Confessions of a Mixologist: Negroni
If you're not familiar with this classic cocktail, it is widely known as an aperitif but most certainly can be enjoyed as a cocktail at any time. The drink's origins are pretty much unknown but what we do know is how it got its name. A Count by the name of Camillo Negroni asked his bartender at a small cafe in Italy in the early 1900s to make a few alterations to the already existing drink, such as gin in place of soda water and an orange garnish instead of lemon. Shortly after the drink grew in popularity, the Negroni family opened their own distillery and started creating a ready-made version of this classic cocktail.
Build in a double old fashioned glass over large rock. Garnish with an orange peel.
Confessions of a Mixologist: Mezcal Negroni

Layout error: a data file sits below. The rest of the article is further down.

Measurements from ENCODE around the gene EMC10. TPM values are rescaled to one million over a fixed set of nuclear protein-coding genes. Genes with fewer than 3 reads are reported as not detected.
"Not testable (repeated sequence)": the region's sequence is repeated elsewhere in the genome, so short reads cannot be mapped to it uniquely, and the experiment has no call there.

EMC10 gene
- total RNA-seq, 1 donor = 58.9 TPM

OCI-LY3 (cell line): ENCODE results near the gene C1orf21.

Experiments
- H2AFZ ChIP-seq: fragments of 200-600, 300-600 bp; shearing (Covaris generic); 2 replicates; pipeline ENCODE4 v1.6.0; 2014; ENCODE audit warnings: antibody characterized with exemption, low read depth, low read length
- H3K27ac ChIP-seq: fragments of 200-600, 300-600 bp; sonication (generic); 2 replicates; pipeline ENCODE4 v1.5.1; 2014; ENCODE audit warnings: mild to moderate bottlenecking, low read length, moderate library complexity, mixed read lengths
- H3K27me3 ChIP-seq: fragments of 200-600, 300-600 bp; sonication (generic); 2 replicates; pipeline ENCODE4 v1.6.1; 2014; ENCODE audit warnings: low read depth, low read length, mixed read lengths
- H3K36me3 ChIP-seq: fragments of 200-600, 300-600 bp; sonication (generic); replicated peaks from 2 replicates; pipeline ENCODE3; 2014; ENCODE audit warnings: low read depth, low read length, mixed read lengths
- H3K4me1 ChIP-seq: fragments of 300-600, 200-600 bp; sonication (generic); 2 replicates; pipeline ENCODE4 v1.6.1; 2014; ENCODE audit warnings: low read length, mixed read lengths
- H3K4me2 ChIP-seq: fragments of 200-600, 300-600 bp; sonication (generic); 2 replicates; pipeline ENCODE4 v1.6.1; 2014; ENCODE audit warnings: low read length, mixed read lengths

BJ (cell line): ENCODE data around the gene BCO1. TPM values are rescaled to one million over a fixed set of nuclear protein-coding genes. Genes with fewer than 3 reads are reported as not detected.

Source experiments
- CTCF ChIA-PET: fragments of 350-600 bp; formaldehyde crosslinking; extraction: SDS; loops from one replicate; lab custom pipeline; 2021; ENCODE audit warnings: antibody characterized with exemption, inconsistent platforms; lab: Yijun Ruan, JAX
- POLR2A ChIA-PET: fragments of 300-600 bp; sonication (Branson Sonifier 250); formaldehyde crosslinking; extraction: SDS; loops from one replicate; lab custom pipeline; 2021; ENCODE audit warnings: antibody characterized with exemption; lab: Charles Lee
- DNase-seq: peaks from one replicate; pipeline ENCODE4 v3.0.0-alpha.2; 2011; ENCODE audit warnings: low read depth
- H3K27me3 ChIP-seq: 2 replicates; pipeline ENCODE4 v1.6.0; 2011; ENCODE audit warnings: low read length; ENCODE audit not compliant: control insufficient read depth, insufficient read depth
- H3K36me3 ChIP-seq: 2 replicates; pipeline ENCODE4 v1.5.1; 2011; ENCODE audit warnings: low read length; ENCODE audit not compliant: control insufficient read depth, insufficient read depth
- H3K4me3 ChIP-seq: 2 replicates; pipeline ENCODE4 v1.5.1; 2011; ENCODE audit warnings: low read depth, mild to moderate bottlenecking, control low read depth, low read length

We're mixing things up with this classic gin cocktail. Instead of gin, we're adding mezcal. It adds a smokey flavor that blends magically with the sweet and bitter flavors in the cocktail.Learn more
Confessions of a Mixologist: Old Fashioned
The Old Fashioned is a cocktail staple and has stayed the most consistent since its origin compared to other long standing cocktails. In the early 1800's when the word "cocktail" was defined as a "potent concoction of spirits, bitters, water and sugar," the Old Fashioned was called a bittered sling.Learn more
Confessions of a Mixologist: Aviation
Gin is full of exotic flavors - from citrus peel to fennel, lavender, and of course, juniper. The Aviation Cocktail - a classic comprised of gin, fresh lemon juice, maraschino liqueur, and creme de violette - highlights those exotic notes with its tangy cherry-citrus notes and fleeting floral lilt.Learn more